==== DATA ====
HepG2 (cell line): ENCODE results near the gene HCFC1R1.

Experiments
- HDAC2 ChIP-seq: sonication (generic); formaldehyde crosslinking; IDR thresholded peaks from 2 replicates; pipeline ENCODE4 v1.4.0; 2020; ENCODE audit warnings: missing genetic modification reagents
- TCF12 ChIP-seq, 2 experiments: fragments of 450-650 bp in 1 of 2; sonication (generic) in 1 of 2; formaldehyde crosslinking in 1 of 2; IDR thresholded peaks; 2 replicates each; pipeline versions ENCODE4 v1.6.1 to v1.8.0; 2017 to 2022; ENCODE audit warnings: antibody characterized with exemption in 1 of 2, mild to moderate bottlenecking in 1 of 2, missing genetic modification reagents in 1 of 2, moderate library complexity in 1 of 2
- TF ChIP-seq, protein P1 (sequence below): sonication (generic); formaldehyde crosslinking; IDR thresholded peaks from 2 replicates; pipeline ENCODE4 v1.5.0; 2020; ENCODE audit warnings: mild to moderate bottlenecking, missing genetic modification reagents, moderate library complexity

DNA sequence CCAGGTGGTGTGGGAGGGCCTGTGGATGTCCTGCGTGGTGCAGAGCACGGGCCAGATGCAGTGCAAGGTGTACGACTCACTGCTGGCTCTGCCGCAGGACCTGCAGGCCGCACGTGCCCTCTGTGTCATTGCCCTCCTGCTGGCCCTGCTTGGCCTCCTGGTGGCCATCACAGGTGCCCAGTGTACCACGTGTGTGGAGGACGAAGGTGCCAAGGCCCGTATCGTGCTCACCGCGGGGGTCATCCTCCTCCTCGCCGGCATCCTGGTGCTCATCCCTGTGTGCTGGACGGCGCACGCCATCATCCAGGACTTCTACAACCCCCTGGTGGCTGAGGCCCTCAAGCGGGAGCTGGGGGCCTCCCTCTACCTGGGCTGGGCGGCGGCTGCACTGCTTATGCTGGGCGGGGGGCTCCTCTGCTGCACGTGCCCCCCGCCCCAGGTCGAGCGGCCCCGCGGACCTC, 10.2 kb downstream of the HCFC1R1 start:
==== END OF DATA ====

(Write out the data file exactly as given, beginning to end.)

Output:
HepG2 (cell line): ENCODE results near the gene HCFC1R1.

Experiments
- HDAC2 ChIP-seq: sonication (generic); formaldehyde crosslinking; IDR thresholded peaks from 2 replicates; pipeline ENCODE4 v1.4.0; 2020; ENCODE audit warnings: missing genetic modification reagents
- TCF12 ChIP-seq, 2 experiments: fragments of 450-650 bp in 1 of 2; sonication (generic) in 1 of 2; formaldehyde crosslinking in 1 of 2; IDR thresholded peaks; 2 replicates each; pipeline versions ENCODE4 v1.6.1 to v1.8.0; 2017 to 2022; ENCODE audit warnings: antibody characterized with exemption in 1 of 2, mild to moderate bottlenecking in 1 of 2, missing genetic modification reagents in 1 of 2, moderate library complexity in 1 of 2
- TF ChIP-seq, protein P1 (sequence below): sonication (generic); formaldehyde crosslinking; IDR thresholded peaks from 2 replicates; pipeline ENCODE4 v1.5.0; 2020; ENCODE audit warnings: mild to moderate bottlenecking, missing genetic modification reagents, moderate library complexity

DNA sequence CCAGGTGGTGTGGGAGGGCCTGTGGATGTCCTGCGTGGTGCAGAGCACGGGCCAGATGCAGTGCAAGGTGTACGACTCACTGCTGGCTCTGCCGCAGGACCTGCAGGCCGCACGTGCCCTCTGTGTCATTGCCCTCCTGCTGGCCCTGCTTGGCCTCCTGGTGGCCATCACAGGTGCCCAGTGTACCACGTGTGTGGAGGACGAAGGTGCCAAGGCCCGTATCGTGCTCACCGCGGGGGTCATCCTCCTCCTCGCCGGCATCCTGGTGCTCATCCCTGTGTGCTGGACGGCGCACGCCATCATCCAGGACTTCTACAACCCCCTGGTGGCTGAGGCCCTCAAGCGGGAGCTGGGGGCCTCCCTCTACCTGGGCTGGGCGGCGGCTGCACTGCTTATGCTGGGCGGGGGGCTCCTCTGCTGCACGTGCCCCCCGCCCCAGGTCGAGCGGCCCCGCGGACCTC, 10.2 kb downstream of the HCFC1R1 start: